The Chesapeake Bay Oyster Population
Lesson Plan Standards:MD State: 1.1.1, 1.1.2, 1.1.3, 1.1.5, 1.2.1, 1.2.2, 1.2.3, 1.2.6, 1.2.7, 1.3.4, 1.4.1, 1.4.2, 1.4.4, 1.4.6, 1.4.7, 1.5.1, 1.5.2, 1.5.5, 1.5.7, 1.5.9, 1.7.4, 3.2.1, 3.5.2, 3.5.3, 6.4.1, 6.4.3
Lesson Plan:Oyster Behavior in the Larval Stage
Students investigate the present state of the oyster population in the Chesapeake Bay through current news articles and reports. From the readings, students realize that the once-dominant oyster population has completely collapsed. Students begin to speculate why this has happened. [Minimum lesson time 25 to 35 minutes]
1. Synthesize various informational sources to understand the current state of the Chesapeake Bay's oyster population (reading for information.)
2. Explore the causes for the collapse of the Bay's oyster population (eg., disease, sedimentation, poor water quality, and overharvesting.) EXTENSION: Higher Level Objectives
3. Explain the consequences of the decline of oyster populations (e.g., economic loss, decreased water-filtering capacity, and an overall decline in biodiversity.)
4. Identify possible solutions.
Base Article, "The Oysters and the Oystermen Are Dwindling." by Washington Post reporter Susan Kinzie.
Series of articles for greater depth or higher level classes or students:
Governor Ehrlich Moves Aggressively to Study Introducing Asian Oysters Into The Chesapeake Bay
Crisis and Controversy
Saving the Chesapeake
Optional supplemental activities: computer lab (for independent student research or Web Quest navigation.)
Computer video projector (for showing brief video news clip.)
1. Provide students with The Washington Post article, "The Oysters and the Oystermen Are Dwindling," by Susan Kinzie.
2. Use this, or a similar article, to establish the recent collapse of the Chesapeake Bay oyster population. (Download "Teacher Notes about the Base Article" from Lesson Materials, below.)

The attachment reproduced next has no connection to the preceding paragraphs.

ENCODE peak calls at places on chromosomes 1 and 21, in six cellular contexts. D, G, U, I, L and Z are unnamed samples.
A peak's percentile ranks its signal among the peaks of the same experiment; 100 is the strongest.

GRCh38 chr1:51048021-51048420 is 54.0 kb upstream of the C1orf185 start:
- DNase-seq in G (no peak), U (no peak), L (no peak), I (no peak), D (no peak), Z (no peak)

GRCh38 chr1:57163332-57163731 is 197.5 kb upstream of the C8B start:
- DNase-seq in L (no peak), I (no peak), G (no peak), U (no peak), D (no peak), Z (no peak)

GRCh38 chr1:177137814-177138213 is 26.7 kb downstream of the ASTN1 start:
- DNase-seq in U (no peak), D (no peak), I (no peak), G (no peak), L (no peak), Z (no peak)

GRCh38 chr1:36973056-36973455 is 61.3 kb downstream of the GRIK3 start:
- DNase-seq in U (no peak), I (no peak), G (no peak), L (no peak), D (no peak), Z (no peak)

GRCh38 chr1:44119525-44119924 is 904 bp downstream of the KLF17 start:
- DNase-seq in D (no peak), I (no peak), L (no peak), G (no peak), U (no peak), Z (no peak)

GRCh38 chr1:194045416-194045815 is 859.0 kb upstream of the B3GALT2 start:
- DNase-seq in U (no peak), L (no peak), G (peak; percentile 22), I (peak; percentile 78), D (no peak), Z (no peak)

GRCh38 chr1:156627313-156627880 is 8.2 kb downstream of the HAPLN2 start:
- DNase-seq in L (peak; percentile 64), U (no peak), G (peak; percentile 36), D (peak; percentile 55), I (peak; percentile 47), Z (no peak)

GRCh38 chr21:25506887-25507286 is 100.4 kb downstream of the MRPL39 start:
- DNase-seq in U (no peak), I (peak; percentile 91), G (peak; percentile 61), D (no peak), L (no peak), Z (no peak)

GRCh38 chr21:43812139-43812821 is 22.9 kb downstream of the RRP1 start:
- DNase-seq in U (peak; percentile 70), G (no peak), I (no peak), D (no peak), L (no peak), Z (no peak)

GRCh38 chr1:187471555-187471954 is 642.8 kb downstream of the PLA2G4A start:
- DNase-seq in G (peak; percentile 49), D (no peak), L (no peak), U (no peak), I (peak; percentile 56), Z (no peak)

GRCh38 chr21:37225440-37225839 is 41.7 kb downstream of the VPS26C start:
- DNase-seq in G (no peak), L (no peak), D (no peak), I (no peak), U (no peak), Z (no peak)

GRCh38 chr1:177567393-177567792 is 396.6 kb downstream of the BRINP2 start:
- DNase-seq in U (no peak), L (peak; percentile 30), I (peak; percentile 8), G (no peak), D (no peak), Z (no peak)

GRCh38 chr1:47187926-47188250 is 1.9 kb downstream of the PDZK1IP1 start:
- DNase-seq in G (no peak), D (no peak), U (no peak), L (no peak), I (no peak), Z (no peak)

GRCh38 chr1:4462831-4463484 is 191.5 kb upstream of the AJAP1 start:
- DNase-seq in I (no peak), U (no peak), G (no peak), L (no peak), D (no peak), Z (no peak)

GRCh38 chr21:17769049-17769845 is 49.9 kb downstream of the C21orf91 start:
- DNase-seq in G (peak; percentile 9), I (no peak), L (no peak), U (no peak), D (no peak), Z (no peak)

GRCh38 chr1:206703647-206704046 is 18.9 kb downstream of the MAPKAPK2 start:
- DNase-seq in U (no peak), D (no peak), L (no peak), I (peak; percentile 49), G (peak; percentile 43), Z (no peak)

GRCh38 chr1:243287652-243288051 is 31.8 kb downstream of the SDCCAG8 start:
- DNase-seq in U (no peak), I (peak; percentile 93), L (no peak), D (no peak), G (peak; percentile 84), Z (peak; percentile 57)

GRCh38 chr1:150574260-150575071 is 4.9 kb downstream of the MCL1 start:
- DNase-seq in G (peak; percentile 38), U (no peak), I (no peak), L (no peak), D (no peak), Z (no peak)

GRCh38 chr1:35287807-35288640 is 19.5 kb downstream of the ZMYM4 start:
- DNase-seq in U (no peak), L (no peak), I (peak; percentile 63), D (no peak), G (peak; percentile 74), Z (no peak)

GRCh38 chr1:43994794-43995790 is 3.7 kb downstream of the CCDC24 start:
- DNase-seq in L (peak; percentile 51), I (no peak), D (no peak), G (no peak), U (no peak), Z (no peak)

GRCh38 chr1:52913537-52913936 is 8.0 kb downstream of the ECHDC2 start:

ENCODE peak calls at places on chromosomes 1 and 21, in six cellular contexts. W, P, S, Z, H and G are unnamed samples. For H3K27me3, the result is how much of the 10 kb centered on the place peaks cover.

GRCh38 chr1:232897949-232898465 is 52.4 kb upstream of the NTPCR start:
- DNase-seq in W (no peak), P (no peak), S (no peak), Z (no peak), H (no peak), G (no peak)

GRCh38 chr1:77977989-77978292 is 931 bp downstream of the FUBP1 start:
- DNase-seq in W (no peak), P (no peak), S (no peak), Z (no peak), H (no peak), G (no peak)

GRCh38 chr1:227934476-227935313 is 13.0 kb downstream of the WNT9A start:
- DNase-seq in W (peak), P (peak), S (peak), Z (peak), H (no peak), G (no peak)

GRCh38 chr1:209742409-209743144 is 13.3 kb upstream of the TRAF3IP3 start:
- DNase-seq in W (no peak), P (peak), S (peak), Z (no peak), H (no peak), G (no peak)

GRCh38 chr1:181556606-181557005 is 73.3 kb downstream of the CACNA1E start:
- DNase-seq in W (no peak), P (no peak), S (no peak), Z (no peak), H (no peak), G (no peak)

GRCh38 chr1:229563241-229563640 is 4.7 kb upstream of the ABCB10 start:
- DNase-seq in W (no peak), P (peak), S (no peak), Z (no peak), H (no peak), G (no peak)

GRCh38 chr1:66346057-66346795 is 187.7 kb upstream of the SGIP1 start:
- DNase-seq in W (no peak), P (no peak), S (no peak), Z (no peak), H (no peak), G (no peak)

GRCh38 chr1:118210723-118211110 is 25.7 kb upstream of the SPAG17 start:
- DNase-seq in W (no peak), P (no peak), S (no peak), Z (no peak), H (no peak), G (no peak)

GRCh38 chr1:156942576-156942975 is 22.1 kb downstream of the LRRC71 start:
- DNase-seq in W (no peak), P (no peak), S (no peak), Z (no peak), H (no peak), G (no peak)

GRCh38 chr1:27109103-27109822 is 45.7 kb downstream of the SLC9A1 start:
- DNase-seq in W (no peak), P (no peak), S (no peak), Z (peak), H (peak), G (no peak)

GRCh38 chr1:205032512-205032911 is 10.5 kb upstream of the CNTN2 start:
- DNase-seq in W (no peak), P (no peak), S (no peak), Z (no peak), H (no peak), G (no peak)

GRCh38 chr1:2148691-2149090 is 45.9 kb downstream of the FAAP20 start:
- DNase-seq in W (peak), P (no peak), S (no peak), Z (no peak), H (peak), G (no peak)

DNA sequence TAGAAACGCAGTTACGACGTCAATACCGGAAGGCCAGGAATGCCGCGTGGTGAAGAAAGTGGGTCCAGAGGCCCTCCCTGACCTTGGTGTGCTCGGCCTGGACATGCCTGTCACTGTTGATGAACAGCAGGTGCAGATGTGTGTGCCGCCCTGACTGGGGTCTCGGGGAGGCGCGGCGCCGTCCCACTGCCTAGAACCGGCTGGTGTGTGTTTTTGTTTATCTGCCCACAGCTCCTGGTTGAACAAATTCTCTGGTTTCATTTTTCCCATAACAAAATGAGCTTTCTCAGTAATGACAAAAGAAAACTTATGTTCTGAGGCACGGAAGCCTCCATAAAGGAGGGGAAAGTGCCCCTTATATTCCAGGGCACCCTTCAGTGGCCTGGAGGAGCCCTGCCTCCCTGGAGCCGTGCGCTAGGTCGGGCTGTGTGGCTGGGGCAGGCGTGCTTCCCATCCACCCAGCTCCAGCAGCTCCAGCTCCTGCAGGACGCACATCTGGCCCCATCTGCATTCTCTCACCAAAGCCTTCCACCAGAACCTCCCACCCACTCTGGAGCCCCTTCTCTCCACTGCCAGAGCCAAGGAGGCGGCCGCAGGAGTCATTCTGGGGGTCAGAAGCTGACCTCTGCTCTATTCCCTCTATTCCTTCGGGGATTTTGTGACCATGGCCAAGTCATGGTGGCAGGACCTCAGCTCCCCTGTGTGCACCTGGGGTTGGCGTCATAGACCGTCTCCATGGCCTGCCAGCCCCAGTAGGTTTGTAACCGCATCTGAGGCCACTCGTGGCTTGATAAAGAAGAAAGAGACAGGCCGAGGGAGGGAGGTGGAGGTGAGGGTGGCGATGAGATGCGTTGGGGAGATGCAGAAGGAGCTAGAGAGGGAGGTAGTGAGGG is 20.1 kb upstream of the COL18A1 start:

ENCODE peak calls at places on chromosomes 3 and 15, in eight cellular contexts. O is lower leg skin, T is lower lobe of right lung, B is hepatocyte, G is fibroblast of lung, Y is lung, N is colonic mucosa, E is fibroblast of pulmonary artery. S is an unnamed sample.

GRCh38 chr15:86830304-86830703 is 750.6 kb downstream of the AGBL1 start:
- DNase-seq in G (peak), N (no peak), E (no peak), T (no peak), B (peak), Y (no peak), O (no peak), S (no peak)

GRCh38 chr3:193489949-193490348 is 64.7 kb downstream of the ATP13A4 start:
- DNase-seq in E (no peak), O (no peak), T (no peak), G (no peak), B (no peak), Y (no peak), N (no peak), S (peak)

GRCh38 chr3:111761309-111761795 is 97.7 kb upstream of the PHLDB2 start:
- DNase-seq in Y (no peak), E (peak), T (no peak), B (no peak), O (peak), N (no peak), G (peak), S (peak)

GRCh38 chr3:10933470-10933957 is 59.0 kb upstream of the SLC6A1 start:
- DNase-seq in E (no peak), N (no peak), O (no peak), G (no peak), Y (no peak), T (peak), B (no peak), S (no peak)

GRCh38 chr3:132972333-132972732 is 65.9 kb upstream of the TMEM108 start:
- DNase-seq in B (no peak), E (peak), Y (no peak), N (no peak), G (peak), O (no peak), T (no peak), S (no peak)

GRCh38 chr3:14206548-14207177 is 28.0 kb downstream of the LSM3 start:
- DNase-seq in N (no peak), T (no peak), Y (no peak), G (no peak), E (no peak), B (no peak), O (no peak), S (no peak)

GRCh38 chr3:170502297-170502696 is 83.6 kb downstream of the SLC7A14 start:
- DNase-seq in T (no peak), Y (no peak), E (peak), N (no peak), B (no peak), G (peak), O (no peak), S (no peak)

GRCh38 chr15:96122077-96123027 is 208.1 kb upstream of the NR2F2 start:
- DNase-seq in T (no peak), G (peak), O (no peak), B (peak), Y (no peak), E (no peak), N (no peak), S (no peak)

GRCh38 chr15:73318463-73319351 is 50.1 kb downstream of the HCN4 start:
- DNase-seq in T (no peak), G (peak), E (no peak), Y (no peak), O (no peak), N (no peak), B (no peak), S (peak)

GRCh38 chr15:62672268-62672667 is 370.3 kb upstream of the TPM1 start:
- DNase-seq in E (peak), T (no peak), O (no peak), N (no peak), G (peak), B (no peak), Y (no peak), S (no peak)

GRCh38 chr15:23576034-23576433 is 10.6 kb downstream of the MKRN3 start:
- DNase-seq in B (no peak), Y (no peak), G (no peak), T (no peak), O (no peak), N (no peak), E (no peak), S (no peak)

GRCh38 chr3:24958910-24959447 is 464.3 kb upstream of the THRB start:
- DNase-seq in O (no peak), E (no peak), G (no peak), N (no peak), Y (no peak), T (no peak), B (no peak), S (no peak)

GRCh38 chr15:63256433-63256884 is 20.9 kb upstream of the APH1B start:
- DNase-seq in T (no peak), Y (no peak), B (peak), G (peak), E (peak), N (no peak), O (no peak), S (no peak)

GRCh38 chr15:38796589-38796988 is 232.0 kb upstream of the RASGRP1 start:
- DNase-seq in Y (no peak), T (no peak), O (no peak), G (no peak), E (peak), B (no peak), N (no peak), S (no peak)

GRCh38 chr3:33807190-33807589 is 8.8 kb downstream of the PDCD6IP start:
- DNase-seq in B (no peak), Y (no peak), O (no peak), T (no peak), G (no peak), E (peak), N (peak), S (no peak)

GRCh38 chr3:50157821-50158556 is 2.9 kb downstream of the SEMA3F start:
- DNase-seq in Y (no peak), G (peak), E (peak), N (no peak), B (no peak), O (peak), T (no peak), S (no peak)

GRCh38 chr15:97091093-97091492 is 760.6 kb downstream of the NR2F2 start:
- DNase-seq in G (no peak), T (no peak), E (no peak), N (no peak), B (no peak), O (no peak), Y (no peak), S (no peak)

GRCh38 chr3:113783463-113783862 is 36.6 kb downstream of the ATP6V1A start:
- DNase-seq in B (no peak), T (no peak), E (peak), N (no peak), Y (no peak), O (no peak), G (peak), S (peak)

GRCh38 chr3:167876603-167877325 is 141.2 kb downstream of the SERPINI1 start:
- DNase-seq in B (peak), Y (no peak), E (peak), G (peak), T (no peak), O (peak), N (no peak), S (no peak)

3. Lesson time for reading and discussion of the base article is about 25 minutes. Recommended for middle school or basic-level students. Implement instruction in your preferred manner. For example, students could read the article individually and then discuss it as a class. (You could require students to take notes while reading to help with the subsequent discussion.) Or you might want to employ the "Think (Read)-Pair-Share" model.
4. Remember that the basic objective of this part of the unit is for students to realize that the oyster population has collapsed and to begin to speculate about why this has happened. If you have access to a video projector, you might supplement readings with brief video news clips from television news station WJZ TV in Baltimore:
Maryland Watermen Find Booming Oyster Harvest (1:34)
Some Watermen Quit After Massive Oyster Die-Off (1:34)
Md. Oyster Population, Reproduction Up For Second Year (1:54)
Other videos from WJZ TV in Baltimore may be found at http://baltimore.cbslocal.com/tag/oysters/
5. For high-school or more advanced students, use multiple articles from a variety of sources in the manner described above. (Download the additional articles from the References cited below; scanned versions are also available in the Lesson Resources.)
6. Expand (or replace) this component by having students conduct independent research or navigate a web quest you develop. After summarizing the current situation, explore possible solutions for restoring the oyster population.
7. Discuss the positives and negatives ... but arrive at the conclusion that the issue requires more study!
"Crisis and Controversy." Chesapeake Quarterly online vol.1, no.3., 2002.
Kinzie, Susan. "The Oysters and the Oystermen Are Dwindling." The Washington Post, 25 April 2004
Woodward, Colin. "Saving the Chesapeake--Effort and Money Needed if Bay's Ecology to Recover." E: The Environmental Magazine, Nov/Dec 2001.